While the contract battles amid this pandemic have already begun, and will persist, practitioners should use this crisis as a learning opportunity; perhaps the next force majeure clause you draft should include pandemics, even mentioning viral and/or bacterial attacks.
Doctrine of Impossibility
Next, the doctrine of impossibility of performance has often been characterized as an equitable gap filler – a guess as to what the parties might have included in a contract had they considered the contingency at hand. Historically, our courts have excused performance when “rendered impossible by the act of God, the law, or the other party.” Pearce-Young-Angel Co. v. Charles R. Allen, Inc., 50 S.E.2d 698 (1948). However, “[a] party to a contract cannot be excused from performance on the theory of impossibility of performance unless it is made to appear that the thing to be done cannot by any means be accomplished, for if it is only improbable or out of the power of the obligor, it is not deemed in law impossible.” Hawkins v. Greenwood Dev. Corp. 493 S.E.2d 875 (Ct. App. 1997). The party asserting impossibility of performance as a defense bears the burden of proof. Id. Consistent with South Carolina’s strict construction of contract language, our court has, on at least one occasion, rejected the argument that the doctrine has been extended to situations wherein the anticipated performance is not merely physically impossible, but so impracticable as to significantly alter the parties’ understanding as to the nature of the subject contract. See MPI South Carolina-1, LLC v. Levy Center, LLC, et al., 2011 WL 11733080 (Ct. App. 2011).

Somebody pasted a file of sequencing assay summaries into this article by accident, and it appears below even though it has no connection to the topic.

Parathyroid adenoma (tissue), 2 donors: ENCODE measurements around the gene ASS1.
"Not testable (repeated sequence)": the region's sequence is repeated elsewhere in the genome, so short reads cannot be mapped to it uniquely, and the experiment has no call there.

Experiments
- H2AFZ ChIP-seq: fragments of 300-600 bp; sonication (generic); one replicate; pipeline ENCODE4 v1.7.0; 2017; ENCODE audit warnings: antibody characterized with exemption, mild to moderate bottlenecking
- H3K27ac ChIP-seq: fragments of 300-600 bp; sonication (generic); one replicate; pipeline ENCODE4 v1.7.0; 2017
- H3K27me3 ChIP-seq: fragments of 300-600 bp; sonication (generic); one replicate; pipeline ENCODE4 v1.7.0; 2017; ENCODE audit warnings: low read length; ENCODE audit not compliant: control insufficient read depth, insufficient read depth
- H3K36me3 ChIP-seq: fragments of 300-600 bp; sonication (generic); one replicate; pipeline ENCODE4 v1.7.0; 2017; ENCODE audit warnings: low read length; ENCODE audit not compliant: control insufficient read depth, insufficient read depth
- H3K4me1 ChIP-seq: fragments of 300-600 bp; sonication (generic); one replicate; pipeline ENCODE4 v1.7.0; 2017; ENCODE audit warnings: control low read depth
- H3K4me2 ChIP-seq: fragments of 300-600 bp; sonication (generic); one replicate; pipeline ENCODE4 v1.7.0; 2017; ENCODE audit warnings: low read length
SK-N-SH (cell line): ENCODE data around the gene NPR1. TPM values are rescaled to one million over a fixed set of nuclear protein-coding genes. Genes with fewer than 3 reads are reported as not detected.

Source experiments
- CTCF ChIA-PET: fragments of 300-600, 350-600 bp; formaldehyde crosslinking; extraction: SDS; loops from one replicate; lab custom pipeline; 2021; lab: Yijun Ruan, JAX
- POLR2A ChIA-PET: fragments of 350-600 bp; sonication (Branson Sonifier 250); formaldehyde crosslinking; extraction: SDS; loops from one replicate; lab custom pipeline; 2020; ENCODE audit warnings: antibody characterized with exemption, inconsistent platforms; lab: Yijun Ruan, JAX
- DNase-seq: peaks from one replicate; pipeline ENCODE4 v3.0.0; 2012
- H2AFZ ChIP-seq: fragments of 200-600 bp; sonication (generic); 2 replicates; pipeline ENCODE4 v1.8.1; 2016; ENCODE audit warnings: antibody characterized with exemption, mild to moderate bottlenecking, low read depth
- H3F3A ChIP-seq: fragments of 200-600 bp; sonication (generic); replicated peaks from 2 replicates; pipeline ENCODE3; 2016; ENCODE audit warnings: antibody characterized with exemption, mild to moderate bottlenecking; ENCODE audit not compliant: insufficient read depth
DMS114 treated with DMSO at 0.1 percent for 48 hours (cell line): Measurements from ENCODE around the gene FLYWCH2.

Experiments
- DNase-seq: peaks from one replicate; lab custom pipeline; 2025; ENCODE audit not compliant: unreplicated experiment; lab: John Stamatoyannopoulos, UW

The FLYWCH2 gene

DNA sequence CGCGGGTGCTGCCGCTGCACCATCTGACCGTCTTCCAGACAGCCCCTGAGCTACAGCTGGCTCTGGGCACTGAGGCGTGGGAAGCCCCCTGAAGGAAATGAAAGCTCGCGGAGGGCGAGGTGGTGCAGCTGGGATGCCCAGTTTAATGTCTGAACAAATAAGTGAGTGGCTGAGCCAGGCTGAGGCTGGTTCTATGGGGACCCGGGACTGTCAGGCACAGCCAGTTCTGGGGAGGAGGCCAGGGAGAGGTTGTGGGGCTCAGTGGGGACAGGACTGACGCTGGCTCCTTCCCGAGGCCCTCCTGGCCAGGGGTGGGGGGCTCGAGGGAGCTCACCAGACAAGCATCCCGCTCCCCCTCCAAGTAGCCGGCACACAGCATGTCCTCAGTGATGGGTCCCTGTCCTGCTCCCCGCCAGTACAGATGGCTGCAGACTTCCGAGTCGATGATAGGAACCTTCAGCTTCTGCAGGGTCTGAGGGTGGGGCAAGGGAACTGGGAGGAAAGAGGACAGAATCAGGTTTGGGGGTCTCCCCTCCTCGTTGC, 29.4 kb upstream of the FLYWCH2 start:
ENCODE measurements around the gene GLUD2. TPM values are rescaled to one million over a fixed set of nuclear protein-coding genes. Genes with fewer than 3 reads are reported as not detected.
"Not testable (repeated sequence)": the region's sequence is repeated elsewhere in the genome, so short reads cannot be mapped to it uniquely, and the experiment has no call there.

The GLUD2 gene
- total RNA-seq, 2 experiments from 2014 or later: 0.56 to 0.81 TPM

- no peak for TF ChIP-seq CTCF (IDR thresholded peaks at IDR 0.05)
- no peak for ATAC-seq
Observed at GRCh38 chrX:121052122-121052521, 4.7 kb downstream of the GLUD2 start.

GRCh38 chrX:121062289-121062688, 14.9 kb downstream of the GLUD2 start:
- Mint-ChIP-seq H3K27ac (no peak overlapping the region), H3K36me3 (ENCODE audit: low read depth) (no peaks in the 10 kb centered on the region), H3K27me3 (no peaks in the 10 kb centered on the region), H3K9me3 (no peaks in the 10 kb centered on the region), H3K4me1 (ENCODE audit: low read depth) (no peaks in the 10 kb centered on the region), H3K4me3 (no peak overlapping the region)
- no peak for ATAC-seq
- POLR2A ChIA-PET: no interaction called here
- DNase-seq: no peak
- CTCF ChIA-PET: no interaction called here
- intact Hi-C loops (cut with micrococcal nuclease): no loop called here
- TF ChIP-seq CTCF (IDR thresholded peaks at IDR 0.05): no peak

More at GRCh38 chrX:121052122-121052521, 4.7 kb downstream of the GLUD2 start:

Frustration of Purpose Doctrine
Finally, the consequences of COVID-19 will certainly result in litigation wherein parties seek to be excused from contractual obligations pursuant to the frustration of purpose doctrine. Again, we do not know the lens through which our courts will evaluate hardships resulting from this global crisis, but South Carolina has previously found this doctrine to apply only if the purpose that was frustrated was a principal purpose of that party in making the contract. Additionally, the frustration must be substantial and the non-occurrence of the frustrating event must have been a basic assumption upon which the parties entered the contract. In other words, our courts are conditioned to follow well-established principles that parties should condition performance and thereby assign risks at the time they enter into their contract. South Carolina’s courts may be inclined to reject the notion it should correct the parties’ mistake by applying presumed conditions into an agreement by using the doctrine of frustration of purpose. Id.
The novel coronavirus presents us with much uncertainty, including questions of how courts will interpret force majeure clauses and other defenses to contract performance. There is little to guide parties or their counsel except careful consideration of a jurisdiction’s historical attitude toward occurrences not within a parties’ control, or those that genuinely render performance an impossibility. A safe first step in these oncoming battles is to first turn to the language of the contract.
 Interestingly, another of my partners, Justin Hoyle, included pandemic in a force majeure clause he drafted well before we were introduced to COVID-19.